I try to limit writing as much as possible. Children don't usually have the physical skills for writing until about age 6, and I gave my older children a permanent dislike of writing by pushing too much too soon. Drawing is a fun alternative way to practice these skills, without the pressure (especially drawing exercises where they are supposed to copy step-by-step). Mazes and dot-to-dots also help them to practice pencil control. There are many ways to use notebooking with younger children who aren't writing yet.

Because young children absorb things so easily, it makes sense to include them whenever possible while you are teaching the older children. It also solves the problem of "what to do with the little ones" during school hours. However, it is also good to have some alternatives for the times when it won't work to include them.

Some of the solutions we have come up with are:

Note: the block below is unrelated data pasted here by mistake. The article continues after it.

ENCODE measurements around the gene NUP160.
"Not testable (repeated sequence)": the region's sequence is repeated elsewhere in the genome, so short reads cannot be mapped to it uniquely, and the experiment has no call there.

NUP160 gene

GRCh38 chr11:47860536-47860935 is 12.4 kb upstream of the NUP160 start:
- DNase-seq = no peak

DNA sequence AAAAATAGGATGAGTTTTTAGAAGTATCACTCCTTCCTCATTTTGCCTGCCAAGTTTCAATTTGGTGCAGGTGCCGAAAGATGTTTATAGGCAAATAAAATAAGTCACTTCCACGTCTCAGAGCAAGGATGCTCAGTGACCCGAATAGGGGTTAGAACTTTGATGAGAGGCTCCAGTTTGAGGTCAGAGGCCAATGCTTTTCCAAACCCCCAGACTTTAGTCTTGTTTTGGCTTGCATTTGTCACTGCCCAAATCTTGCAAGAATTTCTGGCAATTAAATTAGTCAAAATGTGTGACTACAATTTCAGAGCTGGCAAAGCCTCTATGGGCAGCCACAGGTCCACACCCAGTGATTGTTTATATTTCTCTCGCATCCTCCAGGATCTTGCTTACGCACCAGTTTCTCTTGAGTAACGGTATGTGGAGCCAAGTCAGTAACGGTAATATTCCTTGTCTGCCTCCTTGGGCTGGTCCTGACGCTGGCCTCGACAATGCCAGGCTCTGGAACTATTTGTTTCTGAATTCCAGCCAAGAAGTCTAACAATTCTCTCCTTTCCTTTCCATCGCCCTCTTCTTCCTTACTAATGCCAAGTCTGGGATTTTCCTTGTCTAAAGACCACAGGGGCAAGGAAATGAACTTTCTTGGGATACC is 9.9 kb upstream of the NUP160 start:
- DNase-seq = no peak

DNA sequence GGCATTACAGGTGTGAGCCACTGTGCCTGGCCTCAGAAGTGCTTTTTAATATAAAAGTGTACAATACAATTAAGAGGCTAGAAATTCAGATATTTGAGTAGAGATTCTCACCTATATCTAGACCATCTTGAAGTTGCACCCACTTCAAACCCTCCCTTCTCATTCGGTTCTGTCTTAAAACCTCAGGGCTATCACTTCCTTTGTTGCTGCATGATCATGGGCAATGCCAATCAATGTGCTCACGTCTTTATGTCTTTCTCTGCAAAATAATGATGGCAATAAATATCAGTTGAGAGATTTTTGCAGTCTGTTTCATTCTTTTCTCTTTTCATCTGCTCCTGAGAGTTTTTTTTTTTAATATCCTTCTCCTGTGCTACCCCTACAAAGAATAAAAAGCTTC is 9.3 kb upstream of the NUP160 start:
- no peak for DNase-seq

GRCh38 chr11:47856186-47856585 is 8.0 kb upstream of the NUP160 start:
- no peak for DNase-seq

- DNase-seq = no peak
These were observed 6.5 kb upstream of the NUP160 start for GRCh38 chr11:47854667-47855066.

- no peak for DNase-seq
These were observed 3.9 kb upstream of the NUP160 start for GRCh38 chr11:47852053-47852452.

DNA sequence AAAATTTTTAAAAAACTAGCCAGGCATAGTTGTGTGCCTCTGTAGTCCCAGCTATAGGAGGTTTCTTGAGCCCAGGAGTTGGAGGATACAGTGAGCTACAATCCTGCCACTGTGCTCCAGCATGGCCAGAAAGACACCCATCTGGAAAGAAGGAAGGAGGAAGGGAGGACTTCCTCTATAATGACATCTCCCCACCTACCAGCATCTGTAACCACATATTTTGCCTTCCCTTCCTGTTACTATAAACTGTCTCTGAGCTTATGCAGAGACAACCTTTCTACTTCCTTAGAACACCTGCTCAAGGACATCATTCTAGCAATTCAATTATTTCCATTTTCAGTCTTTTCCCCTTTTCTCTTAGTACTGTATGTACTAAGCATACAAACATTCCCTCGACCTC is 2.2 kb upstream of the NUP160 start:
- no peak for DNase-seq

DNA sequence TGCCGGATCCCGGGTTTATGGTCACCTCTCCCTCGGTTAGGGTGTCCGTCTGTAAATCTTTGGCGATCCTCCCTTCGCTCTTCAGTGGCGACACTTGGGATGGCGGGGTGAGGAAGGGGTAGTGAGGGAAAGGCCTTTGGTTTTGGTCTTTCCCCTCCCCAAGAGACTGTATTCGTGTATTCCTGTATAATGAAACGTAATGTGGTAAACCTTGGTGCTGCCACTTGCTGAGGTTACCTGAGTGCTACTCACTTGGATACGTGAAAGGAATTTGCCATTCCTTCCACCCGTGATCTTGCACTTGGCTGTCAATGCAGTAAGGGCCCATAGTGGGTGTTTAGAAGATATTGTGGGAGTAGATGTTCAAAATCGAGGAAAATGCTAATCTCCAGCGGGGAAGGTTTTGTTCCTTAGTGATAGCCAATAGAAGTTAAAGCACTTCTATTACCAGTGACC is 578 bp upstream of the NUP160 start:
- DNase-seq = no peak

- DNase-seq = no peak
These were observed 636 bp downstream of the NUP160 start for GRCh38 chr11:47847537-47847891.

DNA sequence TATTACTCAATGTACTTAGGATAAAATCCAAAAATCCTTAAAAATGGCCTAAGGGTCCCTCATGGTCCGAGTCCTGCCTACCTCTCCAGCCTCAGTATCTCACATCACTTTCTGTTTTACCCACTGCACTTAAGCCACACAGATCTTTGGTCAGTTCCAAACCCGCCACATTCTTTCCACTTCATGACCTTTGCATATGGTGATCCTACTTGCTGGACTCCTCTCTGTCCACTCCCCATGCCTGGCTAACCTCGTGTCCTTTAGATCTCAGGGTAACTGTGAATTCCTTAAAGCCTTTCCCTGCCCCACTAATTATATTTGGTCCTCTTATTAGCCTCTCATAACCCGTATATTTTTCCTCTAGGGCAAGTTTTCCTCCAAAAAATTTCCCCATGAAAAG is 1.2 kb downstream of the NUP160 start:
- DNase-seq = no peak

1. Take advantage of nap times.
2. Have the older children take turns entertaining the younger ones while you give one-on-one attention       to your older students.
3. Teach the little ones to sit quietly for short periods of time and read or color.
4. Have special toys and activities prepared which the little ones can only use during these times.
5. Place them in a safe area (a playpen or their bedroom which is closed off with a baby gate) and allow them to play by themselves while you work with the others.
6. Give them a snack (or scatter cereal or chocolate chips on the floor for a scavenger hunt- they eat off the floor when you aren't watching anyway)

Sometimes, the baby is the lesson